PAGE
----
In anticipation of the mass arrival of the Italians, usually from mid-July till the third week of August, we pre-booked a space on the Italian pontoon in Sivota – Yes, I know, it makes no sense … but actually it does. We decided to stay for 9 days and agreed a discount price as we are now regulars. It is well worth paying to be on a lazy line at this time of year, away from all the crossed and pulled up anchor shenanigans and protected from any weather issues, with power and water included – no stress, hurrah.
It also gave us the opportunity to start preparing the boat for the end of our season, washing ropes, sails and everything down below. We could get it done at our own pace as we still had 2 weeks to go.
Early in the afternoon on Sunday 14th July, the weather (as per forecast) was gusting to 36 knots from the NE, causing the Sivota washing machine effect in the anchorage in the centre of the bay. Anchors pulled up and there was the usual chaos as boats drifted around out of control.
The town quay outside Liotrivi’s can be equally chaotic, as the wind hits the boats side on. One particular French boat entertained us for two hours as his anchor was obviously not dug in and he refused to go out and reset it before the wind started howling across his beam. Instead he opted for a spiders web of ropes attached to the boat next to him, who also had a similar spiders web attached to our pontoon and to the quay – what a mess. I just hope they don’t have to leave in a hurry. Although these restraints helped, they did not stop the Frenchman from banging his stern against the quay. An attempt to reset his anchor with the wind at its peak strength resulted in the inevitable, yet another limp and useless anchor.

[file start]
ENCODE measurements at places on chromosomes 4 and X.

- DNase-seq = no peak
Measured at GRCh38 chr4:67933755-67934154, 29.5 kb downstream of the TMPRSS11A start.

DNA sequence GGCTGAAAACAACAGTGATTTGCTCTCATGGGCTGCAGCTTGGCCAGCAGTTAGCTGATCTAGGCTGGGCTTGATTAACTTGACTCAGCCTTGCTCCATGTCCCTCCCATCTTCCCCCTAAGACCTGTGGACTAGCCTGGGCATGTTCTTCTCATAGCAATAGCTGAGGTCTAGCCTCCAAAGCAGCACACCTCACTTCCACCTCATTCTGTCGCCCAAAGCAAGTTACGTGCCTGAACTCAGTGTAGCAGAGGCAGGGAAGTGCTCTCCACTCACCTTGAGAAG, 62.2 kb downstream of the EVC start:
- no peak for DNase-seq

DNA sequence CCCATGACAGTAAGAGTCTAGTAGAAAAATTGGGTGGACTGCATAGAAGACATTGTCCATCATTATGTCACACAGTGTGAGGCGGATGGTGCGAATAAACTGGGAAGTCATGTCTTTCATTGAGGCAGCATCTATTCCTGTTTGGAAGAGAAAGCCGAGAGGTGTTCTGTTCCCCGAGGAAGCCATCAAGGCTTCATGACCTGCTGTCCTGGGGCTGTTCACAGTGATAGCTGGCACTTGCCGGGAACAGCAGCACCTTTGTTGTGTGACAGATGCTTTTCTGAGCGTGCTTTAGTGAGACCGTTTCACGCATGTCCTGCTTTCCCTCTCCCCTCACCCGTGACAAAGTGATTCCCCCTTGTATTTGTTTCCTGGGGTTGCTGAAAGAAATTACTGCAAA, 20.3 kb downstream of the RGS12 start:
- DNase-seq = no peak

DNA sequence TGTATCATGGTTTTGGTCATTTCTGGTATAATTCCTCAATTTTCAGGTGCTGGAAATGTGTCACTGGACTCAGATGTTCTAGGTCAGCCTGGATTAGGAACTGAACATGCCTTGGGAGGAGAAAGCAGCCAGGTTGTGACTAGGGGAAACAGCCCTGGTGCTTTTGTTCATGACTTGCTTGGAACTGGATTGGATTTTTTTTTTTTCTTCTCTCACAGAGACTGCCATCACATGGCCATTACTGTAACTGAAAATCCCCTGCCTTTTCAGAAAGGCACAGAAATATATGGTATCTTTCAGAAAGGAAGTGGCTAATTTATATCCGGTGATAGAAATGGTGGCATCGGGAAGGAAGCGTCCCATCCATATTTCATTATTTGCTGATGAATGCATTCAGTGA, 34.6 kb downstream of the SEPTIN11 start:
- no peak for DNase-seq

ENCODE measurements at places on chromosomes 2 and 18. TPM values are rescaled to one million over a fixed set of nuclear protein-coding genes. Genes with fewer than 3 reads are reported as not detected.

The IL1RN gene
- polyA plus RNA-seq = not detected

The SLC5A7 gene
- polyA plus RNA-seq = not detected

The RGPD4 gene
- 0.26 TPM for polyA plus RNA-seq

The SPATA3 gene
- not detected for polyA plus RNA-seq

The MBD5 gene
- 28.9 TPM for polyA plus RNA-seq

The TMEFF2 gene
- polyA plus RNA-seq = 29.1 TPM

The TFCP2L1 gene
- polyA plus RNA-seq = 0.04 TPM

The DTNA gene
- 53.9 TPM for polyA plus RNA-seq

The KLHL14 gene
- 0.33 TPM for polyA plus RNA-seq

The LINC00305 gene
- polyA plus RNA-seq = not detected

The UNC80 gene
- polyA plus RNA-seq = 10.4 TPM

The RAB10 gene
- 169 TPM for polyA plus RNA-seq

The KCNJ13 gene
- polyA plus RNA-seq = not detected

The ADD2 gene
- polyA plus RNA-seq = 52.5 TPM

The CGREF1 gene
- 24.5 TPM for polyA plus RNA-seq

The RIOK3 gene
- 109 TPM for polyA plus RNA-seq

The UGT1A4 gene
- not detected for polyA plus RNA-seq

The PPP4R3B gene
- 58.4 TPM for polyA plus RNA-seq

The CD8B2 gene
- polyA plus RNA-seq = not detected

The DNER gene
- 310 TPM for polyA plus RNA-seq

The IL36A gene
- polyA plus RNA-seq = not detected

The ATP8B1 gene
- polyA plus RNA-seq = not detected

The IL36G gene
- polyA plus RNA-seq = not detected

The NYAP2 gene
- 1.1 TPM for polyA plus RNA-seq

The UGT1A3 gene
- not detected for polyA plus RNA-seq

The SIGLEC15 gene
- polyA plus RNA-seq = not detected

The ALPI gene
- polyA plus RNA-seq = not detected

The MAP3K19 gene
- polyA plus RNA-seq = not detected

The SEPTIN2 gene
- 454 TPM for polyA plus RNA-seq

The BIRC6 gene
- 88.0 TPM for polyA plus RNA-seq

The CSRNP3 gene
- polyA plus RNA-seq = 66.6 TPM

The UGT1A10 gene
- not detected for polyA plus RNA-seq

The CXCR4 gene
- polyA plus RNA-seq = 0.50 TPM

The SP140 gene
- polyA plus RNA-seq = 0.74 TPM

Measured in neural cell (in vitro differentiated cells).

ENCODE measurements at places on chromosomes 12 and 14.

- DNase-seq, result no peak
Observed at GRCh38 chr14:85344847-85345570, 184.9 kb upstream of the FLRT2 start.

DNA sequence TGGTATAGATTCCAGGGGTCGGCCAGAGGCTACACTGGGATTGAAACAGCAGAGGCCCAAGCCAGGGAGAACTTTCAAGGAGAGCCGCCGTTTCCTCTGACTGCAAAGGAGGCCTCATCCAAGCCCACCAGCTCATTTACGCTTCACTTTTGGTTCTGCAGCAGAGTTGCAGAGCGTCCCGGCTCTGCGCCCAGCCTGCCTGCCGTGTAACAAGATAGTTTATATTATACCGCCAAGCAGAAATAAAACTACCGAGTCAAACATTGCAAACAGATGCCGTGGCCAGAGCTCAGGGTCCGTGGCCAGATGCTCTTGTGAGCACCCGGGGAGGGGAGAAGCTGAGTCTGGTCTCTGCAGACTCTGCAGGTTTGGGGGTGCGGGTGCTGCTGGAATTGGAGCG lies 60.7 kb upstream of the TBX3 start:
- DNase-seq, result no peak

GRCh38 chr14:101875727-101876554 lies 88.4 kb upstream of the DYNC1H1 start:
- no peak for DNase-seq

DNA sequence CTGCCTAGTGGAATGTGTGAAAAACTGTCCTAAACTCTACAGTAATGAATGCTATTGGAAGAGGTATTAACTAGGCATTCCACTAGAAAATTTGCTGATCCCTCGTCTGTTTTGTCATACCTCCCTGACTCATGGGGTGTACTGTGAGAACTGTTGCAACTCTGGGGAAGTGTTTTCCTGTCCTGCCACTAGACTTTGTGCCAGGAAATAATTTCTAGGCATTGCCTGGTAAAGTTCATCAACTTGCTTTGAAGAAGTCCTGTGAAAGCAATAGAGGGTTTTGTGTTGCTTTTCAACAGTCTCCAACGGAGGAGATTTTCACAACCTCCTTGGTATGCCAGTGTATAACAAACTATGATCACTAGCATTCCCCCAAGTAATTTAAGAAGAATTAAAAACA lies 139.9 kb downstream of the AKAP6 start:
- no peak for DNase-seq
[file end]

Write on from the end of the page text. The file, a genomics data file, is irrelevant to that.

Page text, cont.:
The Frenchman despaired and obviously decided “out of sight out of mind”, so he went for a beer and turned his back on his boat and the mess on the quay.
The lesson is simple, if your anchor is not set, reset it and make sure it is well dug in and do it before the wind gets too strong.
By 4:00 pm the wind had died down, so entertainment over, we headed off to Yannis for an evening drink before dinner back on board.
The next few days the weather was a lot cooler and a bit overcast with rain threatening, at least the winds had calmed. Hudson was loving the new temperature and it was nice not getting out of the shower and dripping with sweat before you were even dressed.
The strong winds had shown our pontoon’s owners a potential issue, so, with the wind calm once more, they attached an extra heavy-duty chain to the end of the pontoon.
The rain finally arrived on Monday, keeping everyone either below decks or in one of the bars. It was a relief because it was cooler and it cleared the muggy air. The net result was Sivota was a lot quieter, the family Bar which was rammed on the previous night with the Wimbledon finals, was almost empty on the Monday.
Nine days passed very quickly and comfortably. Mark and I alternate morning dog walks and he is sanding and varnishing his woodwork, keeping him busy. Mark is also working on his book, which is nearly finished. I am washing up anything not in use and flat packing it away, but we still have plenty of time for our leisure activities.
We have probably stayed in Sivota a bit too long as we are getting a bit ratty with each other and even a little bored, so we left Sivota on Monday 22nd July and headed north to the Iris pontoon in Nidri, arriving at 11am. We were too early, as the Sailing holiday flotilla had not left yet, so we anchored just off the pontoon and waited until Effie (The wife of the owner, Christo) gave us the all clear to moor up at 1pm.